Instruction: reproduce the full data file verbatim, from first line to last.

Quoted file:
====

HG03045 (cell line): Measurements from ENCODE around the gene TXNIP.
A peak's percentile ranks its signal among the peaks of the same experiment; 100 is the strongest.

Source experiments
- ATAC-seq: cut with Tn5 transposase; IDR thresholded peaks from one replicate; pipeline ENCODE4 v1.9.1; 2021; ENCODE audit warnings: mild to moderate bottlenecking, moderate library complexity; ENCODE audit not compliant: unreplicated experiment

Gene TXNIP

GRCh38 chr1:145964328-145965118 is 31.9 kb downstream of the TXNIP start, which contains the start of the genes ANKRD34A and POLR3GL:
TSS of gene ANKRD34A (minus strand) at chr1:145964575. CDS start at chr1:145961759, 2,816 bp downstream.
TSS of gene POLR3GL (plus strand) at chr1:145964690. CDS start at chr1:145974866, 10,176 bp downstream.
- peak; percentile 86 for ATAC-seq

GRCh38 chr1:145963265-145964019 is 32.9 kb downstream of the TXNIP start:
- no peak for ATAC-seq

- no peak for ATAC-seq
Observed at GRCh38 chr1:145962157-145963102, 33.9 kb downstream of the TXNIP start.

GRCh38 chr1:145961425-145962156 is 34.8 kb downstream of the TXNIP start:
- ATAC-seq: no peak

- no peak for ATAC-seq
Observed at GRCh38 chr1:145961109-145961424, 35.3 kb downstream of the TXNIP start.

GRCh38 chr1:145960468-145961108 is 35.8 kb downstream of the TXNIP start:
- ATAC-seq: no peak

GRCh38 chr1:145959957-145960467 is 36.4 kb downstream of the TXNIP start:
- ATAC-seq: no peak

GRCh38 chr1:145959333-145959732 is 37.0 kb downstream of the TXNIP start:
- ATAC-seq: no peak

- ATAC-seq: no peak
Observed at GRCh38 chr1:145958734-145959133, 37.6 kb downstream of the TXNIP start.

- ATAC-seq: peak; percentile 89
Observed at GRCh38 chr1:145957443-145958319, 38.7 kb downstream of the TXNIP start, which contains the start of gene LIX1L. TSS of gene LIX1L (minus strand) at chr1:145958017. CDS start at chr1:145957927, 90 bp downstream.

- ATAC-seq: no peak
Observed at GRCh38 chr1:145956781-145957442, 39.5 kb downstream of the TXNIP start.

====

HG03045 (cell line): Measurements from ENCODE around the gene TXNIP.
A peak's percentile ranks its signal among the peaks of the same experiment; 100 is the strongest.

Source experiments
- ATAC-seq: cut with Tn5 transposase; IDR thresholded peaks from one replicate; pipeline ENCODE4 v1.9.1; 2021; ENCODE audit warnings: mild to moderate bottlenecking, moderate library complexity; ENCODE audit not compliant: unreplicated experiment

Gene TXNIP

GRCh38 chr1:145964328-145965118 is 31.9 kb downstream of the TXNIP start, which contains the start of the genes ANKRD34A and POLR3GL:
TSS of gene ANKRD34A (minus strand) at chr1:145964575. CDS start at chr1:145961759, 2,816 bp downstream.
TSS of gene POLR3GL (plus strand) at chr1:145964690. CDS start at chr1:145974866, 10,176 bp downstream.
- peak; percentile 86 for ATAC-seq

GRCh38 chr1:145963265-145964019 is 32.9 kb downstream of the TXNIP start:
- no peak for ATAC-seq

- no peak for ATAC-seq
Observed at GRCh38 chr1:145962157-145963102, 33.9 kb downstream of the TXNIP start.

GRCh38 chr1:145961425-145962156 is 34.8 kb downstream of the TXNIP start:
- ATAC-seq: no peak

- no peak for ATAC-seq
Observed at GRCh38 chr1:145961109-145961424, 35.3 kb downstream of the TXNIP start.

GRCh38 chr1:145960468-145961108 is 35.8 kb downstream of the TXNIP start:
- ATAC-seq: no peak

GRCh38 chr1:145959957-145960467 is 36.4 kb downstream of the TXNIP start:
- ATAC-seq: no peak

GRCh38 chr1:145959333-145959732 is 37.0 kb downstream of the TXNIP start:
- ATAC-seq: no peak

- ATAC-seq: no peak
Observed at GRCh38 chr1:145958734-145959133, 37.6 kb downstream of the TXNIP start.

- ATAC-seq: peak; percentile 89
Observed at GRCh38 chr1:145957443-145958319, 38.7 kb downstream of the TXNIP start, which contains the start of gene LIX1L. TSS of gene LIX1L (minus strand) at chr1:145958017. CDS start at chr1:145957927, 90 bp downstream.

- ATAC-seq: no peak
Observed at GRCh38 chr1:145956781-145957442, 39.5 kb downstream of the TXNIP start.